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Holy crap, there are FOUR more 'Alien: Covenant' ads

And they all make it look like the original "Alien."
Alien: Covenant
Alien: Covenant
Remember “Prometheus”? Well, it’s pretty clear the ad team behind “Alien: Covenant” doesn’t want you to. The summer movie may be a sequel to 2012’s sorta-prequel to the first “Alien,” but it’s becoming clearer and clearer Fox wants you to think of it more as a straight-up “Alien” semi-remake — closer to how “The Force Awakens” was basically the original “Star Wars.” Like the big "SW" reboot, it won’t just be similar-but-different, but reallllly similar though still pretty different.
 
On the heels of the original teaser, the first trailer, the little opening “prologue” that might not be in the final cut and the latest red band trailer, Team “Alien: Covenant” has released three brief web ads, titled "Run," "Hide" and "Pray" (as oppposed to "Eat," "Pray" and "Love"). If that weren't enough, there's also, on top of these, a new TV spot that blasts John Denver’s “Take Me Home, Country Roads” as Katherine Waterston skulks about corridors, a serious Danny McBride glowers and Billy Crudup gets to first base with a face-hugger.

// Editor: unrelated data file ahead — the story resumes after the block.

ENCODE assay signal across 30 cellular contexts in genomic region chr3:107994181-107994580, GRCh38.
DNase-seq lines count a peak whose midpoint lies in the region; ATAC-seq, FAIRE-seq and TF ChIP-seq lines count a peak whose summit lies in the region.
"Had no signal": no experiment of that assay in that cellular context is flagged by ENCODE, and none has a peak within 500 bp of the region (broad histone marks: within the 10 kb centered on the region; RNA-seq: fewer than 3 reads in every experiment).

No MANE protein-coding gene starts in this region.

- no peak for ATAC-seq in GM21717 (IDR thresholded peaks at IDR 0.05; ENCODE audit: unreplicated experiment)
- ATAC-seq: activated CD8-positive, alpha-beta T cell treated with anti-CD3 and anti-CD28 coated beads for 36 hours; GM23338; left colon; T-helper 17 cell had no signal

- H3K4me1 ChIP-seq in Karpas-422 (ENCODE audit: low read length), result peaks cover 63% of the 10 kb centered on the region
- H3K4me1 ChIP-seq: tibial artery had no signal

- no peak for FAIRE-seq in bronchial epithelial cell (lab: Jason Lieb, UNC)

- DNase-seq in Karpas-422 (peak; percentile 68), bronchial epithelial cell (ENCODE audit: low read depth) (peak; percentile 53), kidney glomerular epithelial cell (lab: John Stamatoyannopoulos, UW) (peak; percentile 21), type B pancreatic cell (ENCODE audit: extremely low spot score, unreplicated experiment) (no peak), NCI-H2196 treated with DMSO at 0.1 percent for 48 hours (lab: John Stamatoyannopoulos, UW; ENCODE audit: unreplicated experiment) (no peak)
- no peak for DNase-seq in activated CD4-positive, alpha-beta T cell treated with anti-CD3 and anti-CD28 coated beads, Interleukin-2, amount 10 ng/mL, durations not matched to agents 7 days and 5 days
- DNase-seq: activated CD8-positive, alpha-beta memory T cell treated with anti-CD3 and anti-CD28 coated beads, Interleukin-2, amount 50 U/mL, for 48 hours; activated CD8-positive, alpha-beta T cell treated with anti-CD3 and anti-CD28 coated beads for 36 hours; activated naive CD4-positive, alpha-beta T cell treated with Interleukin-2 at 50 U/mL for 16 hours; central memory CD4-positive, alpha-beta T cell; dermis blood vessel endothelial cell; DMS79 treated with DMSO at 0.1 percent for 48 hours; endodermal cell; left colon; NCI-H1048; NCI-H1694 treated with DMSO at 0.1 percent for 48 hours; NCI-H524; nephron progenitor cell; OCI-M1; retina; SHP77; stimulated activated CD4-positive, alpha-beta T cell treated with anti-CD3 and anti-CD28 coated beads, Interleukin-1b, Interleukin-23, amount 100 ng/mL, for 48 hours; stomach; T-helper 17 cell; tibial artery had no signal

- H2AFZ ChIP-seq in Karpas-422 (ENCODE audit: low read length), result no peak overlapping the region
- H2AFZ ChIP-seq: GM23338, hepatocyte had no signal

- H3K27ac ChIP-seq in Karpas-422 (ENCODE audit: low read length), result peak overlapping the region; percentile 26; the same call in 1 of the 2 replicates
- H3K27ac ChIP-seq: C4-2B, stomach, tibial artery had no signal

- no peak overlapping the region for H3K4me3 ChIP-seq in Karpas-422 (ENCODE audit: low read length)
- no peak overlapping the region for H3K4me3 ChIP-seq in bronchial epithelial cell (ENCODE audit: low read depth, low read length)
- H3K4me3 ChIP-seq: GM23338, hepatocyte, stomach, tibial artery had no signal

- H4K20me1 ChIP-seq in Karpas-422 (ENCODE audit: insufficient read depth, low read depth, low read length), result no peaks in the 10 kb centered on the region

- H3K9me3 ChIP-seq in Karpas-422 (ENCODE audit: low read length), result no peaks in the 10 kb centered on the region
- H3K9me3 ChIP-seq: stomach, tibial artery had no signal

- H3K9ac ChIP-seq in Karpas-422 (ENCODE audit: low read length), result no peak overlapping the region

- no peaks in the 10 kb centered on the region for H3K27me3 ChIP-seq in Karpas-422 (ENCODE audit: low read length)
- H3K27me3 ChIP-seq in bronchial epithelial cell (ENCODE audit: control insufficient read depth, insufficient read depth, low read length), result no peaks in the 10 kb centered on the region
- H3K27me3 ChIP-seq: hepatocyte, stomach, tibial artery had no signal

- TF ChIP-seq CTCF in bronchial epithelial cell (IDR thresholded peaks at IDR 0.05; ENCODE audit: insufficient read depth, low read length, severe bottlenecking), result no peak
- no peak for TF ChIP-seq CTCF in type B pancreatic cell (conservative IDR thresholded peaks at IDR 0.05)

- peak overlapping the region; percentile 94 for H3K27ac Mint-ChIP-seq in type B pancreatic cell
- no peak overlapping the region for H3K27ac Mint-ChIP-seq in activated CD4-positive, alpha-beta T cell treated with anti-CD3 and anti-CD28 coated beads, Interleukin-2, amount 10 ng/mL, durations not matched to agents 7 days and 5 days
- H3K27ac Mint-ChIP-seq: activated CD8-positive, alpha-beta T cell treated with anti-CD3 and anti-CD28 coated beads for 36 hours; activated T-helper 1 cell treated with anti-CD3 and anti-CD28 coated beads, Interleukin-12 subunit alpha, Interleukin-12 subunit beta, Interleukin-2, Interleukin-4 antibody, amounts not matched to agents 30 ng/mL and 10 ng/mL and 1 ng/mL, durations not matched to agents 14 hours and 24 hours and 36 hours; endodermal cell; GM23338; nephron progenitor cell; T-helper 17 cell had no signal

Throughout the combined two-or-so minutes, the expected OG “Alien” business is on hand: dude gets impregnated by a slimy extraterrestrial, the crew gets picked off one by one, the day may (or may not!) be saved by a strong female character, with Waterston standing in for Sigourney Weaver. (MIA this round: the sight of the new aliens that come out of people’s backs. Yikes!)
 
We can’t be sure how accurate this is. The original pitch for “Alien: Covenant” was that it was a sequel to “Prometheus” that led into the 1979 “Alien.” It would deepen the complicated mythology and world-building of “Prometheus,” but then also give us actual creatures murdering the hell out of everyone. It would give us the old fashioned goods while fitting in with our new blockbuster landscape of interlocking Cinematic Universes that keep bringing ticket buyers back for a threatened six more sequels. Failing that, it will just scare the bejesus out of us.
 
And maybe it will! But it’s clear from all these ads that the campaign is trying to apologize for the very different “Prometheus” — a movie that, whatever its faults (and there were many), actually tried to do something original, even while glomming onto a beloved brand.
 
Anyway, here’s the three web videos, plus the TV ad: 

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